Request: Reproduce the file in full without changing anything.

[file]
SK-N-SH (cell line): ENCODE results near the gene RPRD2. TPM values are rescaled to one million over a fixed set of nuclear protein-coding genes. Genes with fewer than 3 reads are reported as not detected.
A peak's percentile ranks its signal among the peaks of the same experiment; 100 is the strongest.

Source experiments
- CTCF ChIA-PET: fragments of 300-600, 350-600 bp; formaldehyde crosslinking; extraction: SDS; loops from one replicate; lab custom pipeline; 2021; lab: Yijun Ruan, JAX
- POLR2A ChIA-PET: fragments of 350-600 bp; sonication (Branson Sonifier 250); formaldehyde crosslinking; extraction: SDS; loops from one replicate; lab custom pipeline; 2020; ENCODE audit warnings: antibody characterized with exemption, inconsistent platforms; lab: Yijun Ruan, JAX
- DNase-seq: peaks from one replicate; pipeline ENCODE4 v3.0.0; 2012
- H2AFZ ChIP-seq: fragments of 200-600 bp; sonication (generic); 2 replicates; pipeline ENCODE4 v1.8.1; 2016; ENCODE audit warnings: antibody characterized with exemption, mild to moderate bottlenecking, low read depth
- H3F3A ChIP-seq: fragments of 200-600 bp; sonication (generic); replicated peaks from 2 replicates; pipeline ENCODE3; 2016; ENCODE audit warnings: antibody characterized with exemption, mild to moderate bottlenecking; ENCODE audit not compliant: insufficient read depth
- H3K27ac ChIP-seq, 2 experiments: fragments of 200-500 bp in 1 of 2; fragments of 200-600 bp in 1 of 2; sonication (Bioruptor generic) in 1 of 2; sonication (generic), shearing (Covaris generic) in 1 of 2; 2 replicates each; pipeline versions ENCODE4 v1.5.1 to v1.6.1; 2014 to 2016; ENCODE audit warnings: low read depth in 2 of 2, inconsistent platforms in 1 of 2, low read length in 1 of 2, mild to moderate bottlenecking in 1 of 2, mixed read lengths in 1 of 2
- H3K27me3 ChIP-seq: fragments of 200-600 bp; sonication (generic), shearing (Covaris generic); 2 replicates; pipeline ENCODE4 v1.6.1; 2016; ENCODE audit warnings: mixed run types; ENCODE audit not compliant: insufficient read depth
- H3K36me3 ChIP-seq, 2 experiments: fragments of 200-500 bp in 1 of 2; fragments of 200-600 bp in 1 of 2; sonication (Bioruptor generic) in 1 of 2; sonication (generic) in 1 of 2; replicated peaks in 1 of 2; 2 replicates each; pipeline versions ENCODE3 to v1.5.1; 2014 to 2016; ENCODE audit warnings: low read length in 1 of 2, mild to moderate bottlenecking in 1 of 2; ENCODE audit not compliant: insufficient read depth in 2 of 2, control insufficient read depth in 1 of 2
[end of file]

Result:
SK-N-SH (cell line): ENCODE results near the gene RPRD2. TPM values are rescaled to one million over a fixed set of nuclear protein-coding genes. Genes with fewer than 3 reads are reported as not detected.
A peak's percentile ranks its signal among the peaks of the same experiment; 100 is the strongest.

Source experiments
- CTCF ChIA-PET: fragments of 300-600, 350-600 bp; formaldehyde crosslinking; extraction: SDS; loops from one replicate; lab custom pipeline; 2021; lab: Yijun Ruan, JAX
- POLR2A ChIA-PET: fragments of 350-600 bp; sonication (Branson Sonifier 250); formaldehyde crosslinking; extraction: SDS; loops from one replicate; lab custom pipeline; 2020; ENCODE audit warnings: antibody characterized with exemption, inconsistent platforms; lab: Yijun Ruan, JAX
- DNase-seq: peaks from one replicate; pipeline ENCODE4 v3.0.0; 2012
- H2AFZ ChIP-seq: fragments of 200-600 bp; sonication (generic); 2 replicates; pipeline ENCODE4 v1.8.1; 2016; ENCODE audit warnings: antibody characterized with exemption, mild to moderate bottlenecking, low read depth
- H3F3A ChIP-seq: fragments of 200-600 bp; sonication (generic); replicated peaks from 2 replicates; pipeline ENCODE3; 2016; ENCODE audit warnings: antibody characterized with exemption, mild to moderate bottlenecking; ENCODE audit not compliant: insufficient read depth
- H3K27ac ChIP-seq, 2 experiments: fragments of 200-500 bp in 1 of 2; fragments of 200-600 bp in 1 of 2; sonication (Bioruptor generic) in 1 of 2; sonication (generic), shearing (Covaris generic) in 1 of 2; 2 replicates each; pipeline versions ENCODE4 v1.5.1 to v1.6.1; 2014 to 2016; ENCODE audit warnings: low read depth in 2 of 2, inconsistent platforms in 1 of 2, low read length in 1 of 2, mild to moderate bottlenecking in 1 of 2, mixed read lengths in 1 of 2
- H3K27me3 ChIP-seq: fragments of 200-600 bp; sonication (generic), shearing (Covaris generic); 2 replicates; pipeline ENCODE4 v1.6.1; 2016; ENCODE audit warnings: mixed run types; ENCODE audit not compliant: insufficient read depth
- H3K36me3 ChIP-seq, 2 experiments: fragments of 200-500 bp in 1 of 2; fragments of 200-600 bp in 1 of 2; sonication (Bioruptor generic) in 1 of 2; sonication (generic) in 1 of 2; replicated peaks in 1 of 2; 2 replicates each; pipeline versions ENCODE3 to v1.5.1; 2014 to 2016; ENCODE audit warnings: low read length in 1 of 2, mild to moderate bottlenecking in 1 of 2; ENCODE audit not compliant: insufficient read depth in 2 of 2, control insufficient read depth in 1 of 2